This document featured prominently in a libel case, in Ireland, when De Rossa sued the "Sunday Independent" newspaper in 1992, which had published it, claiming that the signature on the document was not his. De Rossa won the suit and and was awarded 300,000 GBP plus costs.

Vladimir Bukovsky had this to say about this incident:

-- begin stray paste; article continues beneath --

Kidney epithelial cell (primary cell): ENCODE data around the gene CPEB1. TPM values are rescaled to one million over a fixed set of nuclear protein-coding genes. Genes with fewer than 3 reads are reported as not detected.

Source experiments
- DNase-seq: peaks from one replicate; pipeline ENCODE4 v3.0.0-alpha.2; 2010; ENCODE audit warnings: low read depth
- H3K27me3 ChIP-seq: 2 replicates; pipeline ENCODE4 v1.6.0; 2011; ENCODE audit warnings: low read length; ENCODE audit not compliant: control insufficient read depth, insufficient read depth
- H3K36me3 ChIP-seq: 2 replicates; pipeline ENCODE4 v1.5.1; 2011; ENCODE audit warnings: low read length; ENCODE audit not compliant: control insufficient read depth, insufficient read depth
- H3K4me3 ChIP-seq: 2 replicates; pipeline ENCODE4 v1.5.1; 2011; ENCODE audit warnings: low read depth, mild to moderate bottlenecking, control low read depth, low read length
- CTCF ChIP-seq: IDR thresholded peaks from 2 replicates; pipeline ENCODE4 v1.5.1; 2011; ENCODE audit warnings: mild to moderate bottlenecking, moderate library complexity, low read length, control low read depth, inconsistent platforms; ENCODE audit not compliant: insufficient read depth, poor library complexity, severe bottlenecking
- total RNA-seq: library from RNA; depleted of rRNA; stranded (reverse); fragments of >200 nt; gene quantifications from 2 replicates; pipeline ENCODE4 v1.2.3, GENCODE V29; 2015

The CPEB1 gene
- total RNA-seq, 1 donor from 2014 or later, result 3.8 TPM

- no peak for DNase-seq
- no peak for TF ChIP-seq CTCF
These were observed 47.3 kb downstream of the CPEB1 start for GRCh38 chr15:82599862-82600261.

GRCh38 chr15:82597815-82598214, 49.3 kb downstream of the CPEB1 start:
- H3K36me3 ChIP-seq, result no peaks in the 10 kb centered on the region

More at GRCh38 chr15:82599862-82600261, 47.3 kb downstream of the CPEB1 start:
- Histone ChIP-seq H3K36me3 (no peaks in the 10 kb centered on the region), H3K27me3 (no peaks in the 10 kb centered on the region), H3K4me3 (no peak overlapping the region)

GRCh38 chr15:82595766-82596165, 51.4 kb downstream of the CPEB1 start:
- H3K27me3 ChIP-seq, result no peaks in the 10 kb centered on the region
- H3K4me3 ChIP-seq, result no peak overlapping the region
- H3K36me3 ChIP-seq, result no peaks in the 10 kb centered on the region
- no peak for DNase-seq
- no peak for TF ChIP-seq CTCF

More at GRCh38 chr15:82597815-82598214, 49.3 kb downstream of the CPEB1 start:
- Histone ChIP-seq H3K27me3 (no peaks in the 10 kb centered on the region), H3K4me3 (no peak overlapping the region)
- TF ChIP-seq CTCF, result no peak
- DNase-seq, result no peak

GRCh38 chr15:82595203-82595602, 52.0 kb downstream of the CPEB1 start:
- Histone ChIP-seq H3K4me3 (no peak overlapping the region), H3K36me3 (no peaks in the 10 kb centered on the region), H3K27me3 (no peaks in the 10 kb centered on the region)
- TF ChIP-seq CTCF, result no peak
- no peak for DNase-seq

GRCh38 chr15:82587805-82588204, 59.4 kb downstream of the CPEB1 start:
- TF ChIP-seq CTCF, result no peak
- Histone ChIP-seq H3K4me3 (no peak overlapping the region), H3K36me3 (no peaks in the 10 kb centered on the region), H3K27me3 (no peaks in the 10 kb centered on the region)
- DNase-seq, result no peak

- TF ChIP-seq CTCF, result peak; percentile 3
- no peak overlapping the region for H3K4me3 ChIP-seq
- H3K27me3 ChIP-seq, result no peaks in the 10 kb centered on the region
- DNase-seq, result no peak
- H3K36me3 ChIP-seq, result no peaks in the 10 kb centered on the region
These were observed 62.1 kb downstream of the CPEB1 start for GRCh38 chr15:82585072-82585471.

“I am familiar with the case. And I even testified in the Irish court. As far as I remember, the authenticity of the document was not in question, but De Rossa simply denied he had signed it. Furthermore, the court has established that both Garland and De Rossa have visited Moscow later the same year. But when asked in court what did they do in Moscow, De Rossa said he does not remember. When asked directly, did he visit Central Committee's International Department, he again claimed he does not remember. Then the judge, being infuriated by these claims, actually got permission from the Russian government to come to the archives in Moscow, and to see the original of this document. He did this and came back to report that the document is authentic. Nevertheless, the jury decided in favour of De Rossa. I looked at them in the court and I understood why. They were all young people in their 20s who had no idea what it was like in 1986, what was the Cold War about etc., whereas De Rossa was a popular politician who introduced some social benefits while being a minister for social affairs in a Labour government. Ironically, I had more documents about that "Workers Party", in particular a report from the then KGB chief to Central Committee saying that Mr. Garland maintains a contact with the KGB station chief in Dublin (and asked for "special training" of some of his comrades to be arranged in 1989). But the lawyers for Irish Independent begged me not to submit this document to the court because, as they said, due to some peculiarities of Irish law it will make the case even worse for them.”